Paradoxes: their roots, range, and resolution
A paradox (from the Greek word meaning "contrary to expectation") is a statement that seems self-contradictory but may be true. Exploring the distinction between truth and plausibility, the author presents a standardized, straightforward approach for deciphering paradoxes -- one that can be applied to all their forms, whether clever wordplay or more complex issues.
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A Brief History of the Paradox: Philosophy and the Labyrinths of the Mind
Roy A. Sorensen
No preview available - 2005
Paradoxes Discussed in Chapter 4 55
Paradox Solution via Retention Prioritization
22 other sections not shown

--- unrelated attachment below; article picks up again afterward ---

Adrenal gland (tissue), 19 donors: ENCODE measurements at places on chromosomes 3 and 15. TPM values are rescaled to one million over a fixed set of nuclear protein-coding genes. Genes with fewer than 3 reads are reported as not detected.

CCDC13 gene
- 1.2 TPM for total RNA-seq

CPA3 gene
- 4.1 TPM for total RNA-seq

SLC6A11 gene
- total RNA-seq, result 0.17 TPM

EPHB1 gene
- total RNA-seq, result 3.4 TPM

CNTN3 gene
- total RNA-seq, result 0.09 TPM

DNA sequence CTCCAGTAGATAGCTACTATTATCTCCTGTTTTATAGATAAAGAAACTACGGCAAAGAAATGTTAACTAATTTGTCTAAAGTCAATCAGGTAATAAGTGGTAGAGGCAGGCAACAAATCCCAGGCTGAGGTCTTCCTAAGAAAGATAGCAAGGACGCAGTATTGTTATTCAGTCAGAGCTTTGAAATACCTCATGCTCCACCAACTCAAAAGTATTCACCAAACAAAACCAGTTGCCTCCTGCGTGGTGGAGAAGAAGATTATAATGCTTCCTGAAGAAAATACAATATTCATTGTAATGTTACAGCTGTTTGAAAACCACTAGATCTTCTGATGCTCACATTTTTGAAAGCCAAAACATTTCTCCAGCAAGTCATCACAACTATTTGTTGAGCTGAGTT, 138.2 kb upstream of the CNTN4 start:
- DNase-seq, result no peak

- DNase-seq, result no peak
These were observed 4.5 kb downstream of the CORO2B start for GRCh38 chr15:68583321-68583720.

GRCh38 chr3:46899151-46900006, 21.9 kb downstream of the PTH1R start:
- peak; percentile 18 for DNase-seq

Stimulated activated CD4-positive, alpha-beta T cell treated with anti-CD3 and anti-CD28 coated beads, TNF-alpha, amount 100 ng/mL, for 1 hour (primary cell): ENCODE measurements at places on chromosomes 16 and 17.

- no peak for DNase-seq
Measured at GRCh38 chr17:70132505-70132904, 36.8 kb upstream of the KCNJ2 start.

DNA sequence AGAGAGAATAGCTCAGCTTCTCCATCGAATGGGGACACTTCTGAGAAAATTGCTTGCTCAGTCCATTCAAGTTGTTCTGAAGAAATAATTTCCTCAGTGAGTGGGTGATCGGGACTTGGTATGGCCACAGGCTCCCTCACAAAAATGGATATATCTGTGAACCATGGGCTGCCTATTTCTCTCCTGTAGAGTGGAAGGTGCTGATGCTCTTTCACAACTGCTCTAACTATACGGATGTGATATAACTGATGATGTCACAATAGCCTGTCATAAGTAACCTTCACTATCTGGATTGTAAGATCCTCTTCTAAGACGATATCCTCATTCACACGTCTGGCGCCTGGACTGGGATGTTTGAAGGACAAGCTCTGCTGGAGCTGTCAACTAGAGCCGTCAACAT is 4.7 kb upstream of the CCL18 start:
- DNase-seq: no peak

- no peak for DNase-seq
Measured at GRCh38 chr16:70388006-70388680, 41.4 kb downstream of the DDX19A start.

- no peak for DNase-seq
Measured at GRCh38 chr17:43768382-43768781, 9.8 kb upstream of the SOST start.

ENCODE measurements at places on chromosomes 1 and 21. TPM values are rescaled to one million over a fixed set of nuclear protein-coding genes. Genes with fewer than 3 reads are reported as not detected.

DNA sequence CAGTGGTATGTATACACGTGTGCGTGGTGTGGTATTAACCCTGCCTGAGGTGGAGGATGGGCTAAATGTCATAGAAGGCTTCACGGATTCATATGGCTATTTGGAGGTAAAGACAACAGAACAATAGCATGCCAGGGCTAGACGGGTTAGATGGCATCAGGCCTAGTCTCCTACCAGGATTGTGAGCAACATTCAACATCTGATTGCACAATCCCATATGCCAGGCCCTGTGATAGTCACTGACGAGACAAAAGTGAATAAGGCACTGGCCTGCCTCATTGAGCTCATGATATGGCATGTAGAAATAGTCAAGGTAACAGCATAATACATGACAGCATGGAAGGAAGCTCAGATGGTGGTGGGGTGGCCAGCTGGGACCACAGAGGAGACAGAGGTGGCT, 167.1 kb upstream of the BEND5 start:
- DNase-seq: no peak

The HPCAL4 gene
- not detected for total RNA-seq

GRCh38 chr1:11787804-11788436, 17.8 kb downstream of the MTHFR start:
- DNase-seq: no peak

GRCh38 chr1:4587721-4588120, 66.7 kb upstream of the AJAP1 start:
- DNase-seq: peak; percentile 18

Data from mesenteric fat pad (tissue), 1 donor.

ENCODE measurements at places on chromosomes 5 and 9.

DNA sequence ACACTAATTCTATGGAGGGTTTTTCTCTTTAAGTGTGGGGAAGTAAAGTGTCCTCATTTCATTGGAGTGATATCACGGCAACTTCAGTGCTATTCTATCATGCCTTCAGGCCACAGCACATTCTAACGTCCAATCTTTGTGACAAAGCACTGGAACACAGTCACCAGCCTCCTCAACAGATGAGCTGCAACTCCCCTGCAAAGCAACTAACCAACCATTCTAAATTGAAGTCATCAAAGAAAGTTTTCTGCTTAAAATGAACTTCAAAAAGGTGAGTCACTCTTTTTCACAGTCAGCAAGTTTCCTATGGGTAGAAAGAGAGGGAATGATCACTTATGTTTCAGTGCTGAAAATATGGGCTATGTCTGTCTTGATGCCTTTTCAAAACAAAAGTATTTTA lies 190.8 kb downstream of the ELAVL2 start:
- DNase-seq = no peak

abandon accept accordingly actual alternatives analysis answer aporetic cluster aporetic situation apory argument arises Aristotle basis Berry's Paradox Cantor's Paradox chain of inconsistency claims cognitive collectively inconsistent conflict constitutes an inconsistent contexts contradicts counterfactual counterfactual conditionals defining definition discussion engender epistemic equivocation Eubulides evidential example existence fact false finite G.K. Chesterton Geschichte hypothesis idea identified inconsistent set inconsistent triad infinite insolubilia integer Introduction Principle SIP involved Liar Paradox logic Lottery Paradox matter meaningful means nature paradox at issue Paradoxes Considered philosophical Prantl preceding predicate predictor Preface Paradox premisses presupposition priority ranking problem problematic Protagoras question R/A-alternatives rational real numbers reasoning reductio rejection resolved restore consistency result retention profile Richard's Paradox Russell's Russell's Paradox self-reference sentence simply Socrates sophisms Sophists sort specification statement Successful Introduction Principle supposed supposition theory thesis things tion tive true truth untenable weakest link Zeno Zeno of Elea Zeno's Zeno's Paradox